Over the course of the night, we realized that hamentaschen can come in many different shapes and sizes.  If you don’t pinch the corners of the cookie tight enough, they can come out kinda blobby looking.  It’s all about the pinch.

Nevertheless, the blobs were still deelish.

We noshed on our raspberry and chocolate hamentaschen, played some Taboo, and with our collective Jewish day school knowledge, we put our heads together and pieced together the story of Purim.  I actually forgot what a good story it is!  The reason hamentaschen are shaped like triangles, is to represent Haman’s (bad guy) three-cornered hat he would wear.  Pretty weird and cool, huh?

Supper Club Turns Breakfast Club

February 28, 2010

There’s something I find especially comforting about clubs.  Especially clubs that revolve around food.  Extra especially clubs that revolve around food and some of my childhood friends.  Three of my oldest friends (one of whom I’ve known since 2nd grade–holla!) have all made the big move from LA to NY within the past few years.  And so we decided that we should celebrate.  With a Monday Night Supper Club!  That said, we certainly try our best to uphold our weekly Monday night tradition.  But between the demands of law school, sketch comedy rehearsals, and occasional late nights at the office, it can be difficult to get all of us together every single Monday night.

Our usual restaurant of choice is the 24 hour polish diner, Veselka, an East village mainstay.  It’s tough to beat a good borscht and challah.  But sometimes when the mood strikes us, we’re willing to venture out.  Because of some scheduling snafus, we were unable to meet on Monday night last week.  So we opted for an unprecedented pre-workday Monday Morning Breakfast Club!

Lucky for us, Clinton Street Baking Co. was declaring February as “Pancake Month”.  We win.  (On a side note, New York is big on this whole “x-food” month thing.  Isn’t February also “Hot Chocolate Month” at City Bakery?  Not that I’m complaining…but what’s with that?)  So, waking up at 6am did not rule.  But waking up to fresh blackberries, pecan streusel and warm maple butter pancakes did very much rule:

Hello.  What a way to start the day.

Looking forward to our Monday night rendezvous tomorrow: in honor of Purim, we’re makin’ homemade hamentaschens at my place!  (If ya don’t know, now. yaknow.)

Festival of Lights

December 15, 2009

Happy hanukkah, everybody!  My roomies and I hosted a hanukkah party on Sunday that was a smash hit!  What’s great about Hanukkah, from a busy person’s perspective, is that it’s 8 nights long.  So there’s a lot of leeway in terms of potential party dates.  And the 3rd day is just as important as the other 7 days, so…come light the menorah. Let’s have a party. We’ll all dance the hora.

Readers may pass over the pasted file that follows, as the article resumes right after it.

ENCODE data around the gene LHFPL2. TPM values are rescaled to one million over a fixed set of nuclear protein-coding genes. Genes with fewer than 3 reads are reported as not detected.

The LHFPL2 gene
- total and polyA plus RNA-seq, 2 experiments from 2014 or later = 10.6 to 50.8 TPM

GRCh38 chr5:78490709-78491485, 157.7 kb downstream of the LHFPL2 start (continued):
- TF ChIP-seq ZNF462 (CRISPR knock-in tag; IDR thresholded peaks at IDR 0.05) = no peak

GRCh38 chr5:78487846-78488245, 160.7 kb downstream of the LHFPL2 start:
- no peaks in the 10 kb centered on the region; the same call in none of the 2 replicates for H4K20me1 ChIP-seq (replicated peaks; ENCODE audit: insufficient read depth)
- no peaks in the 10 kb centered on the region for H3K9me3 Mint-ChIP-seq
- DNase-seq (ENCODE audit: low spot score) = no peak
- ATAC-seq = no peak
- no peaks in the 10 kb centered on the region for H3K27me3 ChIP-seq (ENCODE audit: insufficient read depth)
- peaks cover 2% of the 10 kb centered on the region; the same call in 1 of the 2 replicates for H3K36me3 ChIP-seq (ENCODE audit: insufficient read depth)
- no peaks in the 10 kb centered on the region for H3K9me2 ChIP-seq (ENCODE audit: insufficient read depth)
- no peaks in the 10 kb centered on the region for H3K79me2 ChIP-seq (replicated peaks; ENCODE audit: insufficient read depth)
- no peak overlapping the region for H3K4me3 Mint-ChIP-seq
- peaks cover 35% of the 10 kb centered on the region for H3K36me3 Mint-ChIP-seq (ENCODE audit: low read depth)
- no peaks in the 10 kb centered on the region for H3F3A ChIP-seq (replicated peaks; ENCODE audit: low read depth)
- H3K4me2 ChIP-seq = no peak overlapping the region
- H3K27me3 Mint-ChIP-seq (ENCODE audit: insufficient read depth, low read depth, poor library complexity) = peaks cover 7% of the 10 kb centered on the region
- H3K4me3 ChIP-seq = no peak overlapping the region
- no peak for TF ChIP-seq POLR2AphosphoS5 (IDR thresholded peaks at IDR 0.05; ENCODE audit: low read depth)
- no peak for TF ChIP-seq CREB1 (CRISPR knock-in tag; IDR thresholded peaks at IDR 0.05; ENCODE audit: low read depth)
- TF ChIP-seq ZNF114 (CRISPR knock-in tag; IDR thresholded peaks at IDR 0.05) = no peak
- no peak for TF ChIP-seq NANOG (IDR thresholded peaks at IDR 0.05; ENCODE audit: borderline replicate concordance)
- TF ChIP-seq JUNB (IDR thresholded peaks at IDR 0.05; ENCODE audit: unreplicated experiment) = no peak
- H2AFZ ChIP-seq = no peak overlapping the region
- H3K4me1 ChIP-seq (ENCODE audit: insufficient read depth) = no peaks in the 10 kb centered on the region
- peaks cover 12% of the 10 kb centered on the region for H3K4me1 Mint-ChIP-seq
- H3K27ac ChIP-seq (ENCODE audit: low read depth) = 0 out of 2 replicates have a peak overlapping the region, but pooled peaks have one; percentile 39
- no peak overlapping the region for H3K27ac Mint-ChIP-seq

What started out as an innocent idea to have a few people over for latkes and wine, quickly turned into a large potluck party with multiple rounds of Drunken Dreidle (my brother came up with it: a drinking version of the classic spinning top game from every Jew’s childhood) and dozens of delicious jelly doughnuts!

A fun time was had by all — even the goys were into it.  The latkes fried and the oil flowed.  For a first time Hanukkah party-thrower, I’d say it was a success.


December 6, 2009

This past week, Jen and I appeared as “Fanny & Jane” (our fabulous baking alter-egos) for the first time in months!  Since launching our new website and opening up shop on, the orders have been steadily pouring in — Jen has been shipping tons of orders and baking her butt off, and we’ve simply had less time to appear at events.   The inherent shmoozer in me always loves the opportunity to set up a table, bring our cake bites, and meet our sweet-toothed fans.  So this was a lovely way to spend a Wednesday night.  

Not to mention, it was our first holiday party of the season!!  Which was incredibly thrilling for both of us.  Even though I come from the menorah side of things, I sing Mariah Carey’s “All I Want for Christmas” at the top of my lungs…and two years ago, I even had my own stocking!  I mean, sure we’ve got hanukkah gelt for dreidle gambling, but it’s hard to beat an advent calendar with a piece of chocolate for EVERY DAY OF THE MONTH.  

Jen, on the other hand, is Legit Christmas.  She’s been celebrating since she was born, and I’m totally dazzled by her stories of being a child and waking up to her grandparents and parents and cousins revealing a huge decorated christmas tree in the living room with tons of presents on christmas morning, when the just the day before, the room was empty.  Like magic!  Oh, goys.  I friggin love it.  

Thanks to our friends at Cake Productions for inviting us to be a part of their fun event!

Sometimes All You Need Is Family, Tons of Couches, and Food

May 11, 2009
my beautiful mom, Mindy (gotta love those Baby Boomer names)

my beautiful mom, Mindy (gotta love those Baby Boomer names)

Aunt Rose-cake time!

Aunt Rose (a vision in white) - cake time!

Babka, the sheepdog.  what a load.

Babka, the sheepdog. what a load.

siblings on the train

siblings on the train
platters of fanny & jane sweets for mother's day lunch

platters of fanny & jane sweets for mother's day lunch

serious kiddie tricycle riding

serious kiddie tricycle riding